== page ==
If you have ever been involved in sales training you have heard about Features and Benefits. You have to show the customer the Features and Benefits to make the sale. While I agree wholeheartedly with that approach, the real problem is that most sales people spend all their time on the Features without showing the true Benefits. Why? Because Features are easy to explain. The packaging often tells you everything a product does. Benefits are a lot harder to determine, especially because the Benefit for one person might be completely different than the Benefit for someone else.

DUTCH AUCTION

The best game I ever played with my staff to get them to think about Benefits was a “Dutch Auction.” I broke the staff into teams and asked each person to pick three items off the shelf. Each team ended up with a dozen items. Then I would call out a Benefit. The team had to bring me one item from their collection and explain to me how that item offered the prescribed Benefit. If they were successful with their explanation, they got a point.

Some Benefits you can use are:

Show me an item that …

  • Saves a customer time
  • Makes a customer healthier
  • Keeps a customer from having to bend over
  • Helps a customer feel smarter
  • Helps a customer feel stronger
  • Will make all of her friends jealous

This game gets your staff into a different mindset away from just what an item does, but how that will help a customer.

A Feature is what an item does. The Benefit is why that is important.

Another quick way to get your team up to speed on the Benefits is to bring your top ten new items to the next meeting and have the staff brainstorm all the possible Benefits of each item. Write up the list after the meeting and give a copy to everyone.

COMPLETING THE SALE

Have a contest at your next meeting. Have each person pick one item off the shelf. When they bring that item back to the group, explain the importance of Completing the Sale. Then send them out to collect every possible item related to the original item that a customer might need. Once they return, tally up the prices and reward the person who had the highest total. (Note: if no one has Completed the Sale to your satisfaction, send them back out with a total amount they have to reach. This will stir their creative juices.)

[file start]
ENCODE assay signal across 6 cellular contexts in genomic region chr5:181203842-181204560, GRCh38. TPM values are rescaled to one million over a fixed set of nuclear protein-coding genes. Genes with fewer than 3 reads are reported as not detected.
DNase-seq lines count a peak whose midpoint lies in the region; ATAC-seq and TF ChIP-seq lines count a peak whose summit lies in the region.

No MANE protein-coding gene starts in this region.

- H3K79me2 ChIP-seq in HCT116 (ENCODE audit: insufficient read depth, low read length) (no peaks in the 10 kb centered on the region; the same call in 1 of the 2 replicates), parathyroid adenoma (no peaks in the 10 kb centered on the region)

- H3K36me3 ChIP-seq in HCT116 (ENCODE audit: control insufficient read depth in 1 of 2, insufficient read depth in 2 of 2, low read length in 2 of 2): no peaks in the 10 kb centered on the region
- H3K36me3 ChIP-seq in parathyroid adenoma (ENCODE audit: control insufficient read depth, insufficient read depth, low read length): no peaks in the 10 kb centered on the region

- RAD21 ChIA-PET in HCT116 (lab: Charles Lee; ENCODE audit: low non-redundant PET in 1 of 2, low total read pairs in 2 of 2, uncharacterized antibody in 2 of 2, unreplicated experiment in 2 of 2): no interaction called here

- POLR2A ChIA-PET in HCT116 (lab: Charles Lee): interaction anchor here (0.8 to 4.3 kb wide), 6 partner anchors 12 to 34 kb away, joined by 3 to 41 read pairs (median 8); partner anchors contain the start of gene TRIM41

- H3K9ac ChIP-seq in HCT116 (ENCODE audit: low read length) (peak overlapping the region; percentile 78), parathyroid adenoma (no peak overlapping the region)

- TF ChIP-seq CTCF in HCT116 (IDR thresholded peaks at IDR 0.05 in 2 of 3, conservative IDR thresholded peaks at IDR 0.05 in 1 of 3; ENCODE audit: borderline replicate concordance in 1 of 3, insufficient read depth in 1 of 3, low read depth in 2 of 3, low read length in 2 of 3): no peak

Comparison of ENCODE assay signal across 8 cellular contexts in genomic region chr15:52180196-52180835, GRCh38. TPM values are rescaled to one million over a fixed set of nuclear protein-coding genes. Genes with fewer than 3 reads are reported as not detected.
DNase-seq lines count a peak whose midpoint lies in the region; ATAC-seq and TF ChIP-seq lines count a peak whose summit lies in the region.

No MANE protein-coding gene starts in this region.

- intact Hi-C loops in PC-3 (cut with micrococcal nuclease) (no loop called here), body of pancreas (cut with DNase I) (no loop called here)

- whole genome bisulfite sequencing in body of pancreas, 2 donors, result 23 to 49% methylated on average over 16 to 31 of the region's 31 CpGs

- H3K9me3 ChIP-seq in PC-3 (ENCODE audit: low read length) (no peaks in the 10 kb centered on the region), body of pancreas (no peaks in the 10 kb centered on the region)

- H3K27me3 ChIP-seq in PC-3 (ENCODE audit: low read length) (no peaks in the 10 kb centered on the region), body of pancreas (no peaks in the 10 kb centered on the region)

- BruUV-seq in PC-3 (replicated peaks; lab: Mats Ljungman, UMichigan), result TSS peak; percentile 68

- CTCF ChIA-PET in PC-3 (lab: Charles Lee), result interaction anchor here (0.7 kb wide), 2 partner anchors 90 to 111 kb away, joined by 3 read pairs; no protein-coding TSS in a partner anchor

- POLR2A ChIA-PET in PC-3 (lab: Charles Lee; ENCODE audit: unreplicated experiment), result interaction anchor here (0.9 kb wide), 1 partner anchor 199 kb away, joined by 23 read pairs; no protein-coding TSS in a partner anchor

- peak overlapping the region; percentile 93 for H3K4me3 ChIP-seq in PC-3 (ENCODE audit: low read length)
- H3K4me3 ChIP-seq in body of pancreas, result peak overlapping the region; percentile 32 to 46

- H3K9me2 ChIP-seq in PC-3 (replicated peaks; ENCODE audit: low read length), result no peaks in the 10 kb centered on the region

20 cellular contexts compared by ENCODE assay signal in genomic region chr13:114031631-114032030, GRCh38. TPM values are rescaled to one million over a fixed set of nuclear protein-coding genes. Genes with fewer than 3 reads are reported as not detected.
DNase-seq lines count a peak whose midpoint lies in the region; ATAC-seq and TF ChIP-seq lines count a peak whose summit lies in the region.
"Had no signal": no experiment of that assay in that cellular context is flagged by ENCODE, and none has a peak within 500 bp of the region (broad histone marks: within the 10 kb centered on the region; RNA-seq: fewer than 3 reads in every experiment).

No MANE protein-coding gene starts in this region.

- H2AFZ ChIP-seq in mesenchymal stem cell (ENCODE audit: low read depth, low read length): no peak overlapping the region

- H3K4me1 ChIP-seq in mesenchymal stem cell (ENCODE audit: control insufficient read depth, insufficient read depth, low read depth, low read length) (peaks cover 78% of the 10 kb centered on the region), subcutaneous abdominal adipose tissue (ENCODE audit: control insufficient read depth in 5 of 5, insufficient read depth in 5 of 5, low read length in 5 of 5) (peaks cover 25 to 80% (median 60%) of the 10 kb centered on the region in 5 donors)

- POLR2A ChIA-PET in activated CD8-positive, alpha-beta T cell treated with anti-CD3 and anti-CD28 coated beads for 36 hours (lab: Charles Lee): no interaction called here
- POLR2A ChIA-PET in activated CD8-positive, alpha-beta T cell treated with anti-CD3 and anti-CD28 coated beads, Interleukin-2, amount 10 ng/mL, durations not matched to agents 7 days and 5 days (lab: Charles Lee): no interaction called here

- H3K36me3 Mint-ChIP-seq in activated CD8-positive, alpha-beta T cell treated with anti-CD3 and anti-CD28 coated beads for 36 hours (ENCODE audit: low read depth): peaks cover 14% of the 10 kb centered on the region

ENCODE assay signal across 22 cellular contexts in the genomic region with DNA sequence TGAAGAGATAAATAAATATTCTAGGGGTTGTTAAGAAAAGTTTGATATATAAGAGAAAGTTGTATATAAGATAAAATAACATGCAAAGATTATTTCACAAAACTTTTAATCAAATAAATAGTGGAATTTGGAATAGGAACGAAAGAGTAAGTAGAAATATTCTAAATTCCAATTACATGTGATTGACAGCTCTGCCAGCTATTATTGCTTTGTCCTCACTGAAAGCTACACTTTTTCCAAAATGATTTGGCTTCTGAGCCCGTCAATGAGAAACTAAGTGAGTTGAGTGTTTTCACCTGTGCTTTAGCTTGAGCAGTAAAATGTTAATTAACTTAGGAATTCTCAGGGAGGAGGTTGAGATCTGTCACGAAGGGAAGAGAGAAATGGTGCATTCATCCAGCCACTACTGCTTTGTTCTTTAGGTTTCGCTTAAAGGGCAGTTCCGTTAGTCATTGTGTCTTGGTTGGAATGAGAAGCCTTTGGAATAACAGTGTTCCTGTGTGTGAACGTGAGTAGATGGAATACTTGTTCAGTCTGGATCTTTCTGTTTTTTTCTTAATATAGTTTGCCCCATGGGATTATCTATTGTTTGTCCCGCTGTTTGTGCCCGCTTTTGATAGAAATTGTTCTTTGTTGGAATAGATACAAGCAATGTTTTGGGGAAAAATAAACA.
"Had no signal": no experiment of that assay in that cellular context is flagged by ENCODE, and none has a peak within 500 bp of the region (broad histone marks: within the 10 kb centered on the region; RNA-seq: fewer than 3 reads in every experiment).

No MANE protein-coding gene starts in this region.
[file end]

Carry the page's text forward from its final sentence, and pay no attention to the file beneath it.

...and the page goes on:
Follow up: Have each person create a checklist for their item of the complimentary items you’ll want to ask the customer to see if she has. Do that with your top ten items in your store. Those checklists will bring you gold.

TIPS AND HACKS

There are certain items you sell that people often misuse. There are certain items you sell that have a downside to them that sometimes kills the sale. There are certain items you sell that get the most negative feedback post-sale. Identify these items and bring them all to the next meeting.

Assign a different product to each person and have them research how and why each item is misused, mistrusted, or complained about. At the next meeting have them do a quick presentation with two points:

  • Here is the issue
  • Here is the tip you can give to make the customer enjoy the product and get the best use out of it

Nipping objections and complaints in the bud before they even happen makes happier, smarter customers who will return more often and bring their friends with them.

Now you know how to get your team to Close the Sale with Assumptive Selling.

-Phil Wrzesinski
www.PhilsForum.com

PS One Assumption I am making is that you have read and followed the steps in The Meet and Greet eBook I published yesterday. If you Meet and Greet properly at the beginning it is far easier to Close the Sale at the end.

PPS Yes, you can hire me to do these presentations for your organization. You can even hire me to do a workshop with your sales staff using some of the activities I have shown above and in yesterday’s post. A training workshop like the latter takes about 1.5 to 2 hours and will transform the way your staff works with your customers. When you’re ready to make your customers happier to buy more, contact me.